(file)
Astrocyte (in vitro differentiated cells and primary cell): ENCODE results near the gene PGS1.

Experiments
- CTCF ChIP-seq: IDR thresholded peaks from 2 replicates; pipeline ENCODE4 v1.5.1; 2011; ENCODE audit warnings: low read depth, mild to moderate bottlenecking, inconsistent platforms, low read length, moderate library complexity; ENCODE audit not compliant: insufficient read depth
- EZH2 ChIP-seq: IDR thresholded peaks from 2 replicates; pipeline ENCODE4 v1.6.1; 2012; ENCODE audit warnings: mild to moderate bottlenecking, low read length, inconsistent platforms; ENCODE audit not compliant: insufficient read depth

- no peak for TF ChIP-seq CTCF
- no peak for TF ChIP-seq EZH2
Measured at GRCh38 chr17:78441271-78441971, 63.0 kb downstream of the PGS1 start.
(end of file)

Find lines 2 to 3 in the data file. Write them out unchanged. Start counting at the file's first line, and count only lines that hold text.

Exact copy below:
Experiments
- CTCF ChIP-seq: IDR thresholded peaks from 2 replicates; pipeline ENCODE4 v1.5.1; 2011; ENCODE audit warnings: low read depth, mild to moderate bottlenecking, inconsistent platforms, low read length, moderate library complexity; ENCODE audit not compliant: insufficient read depth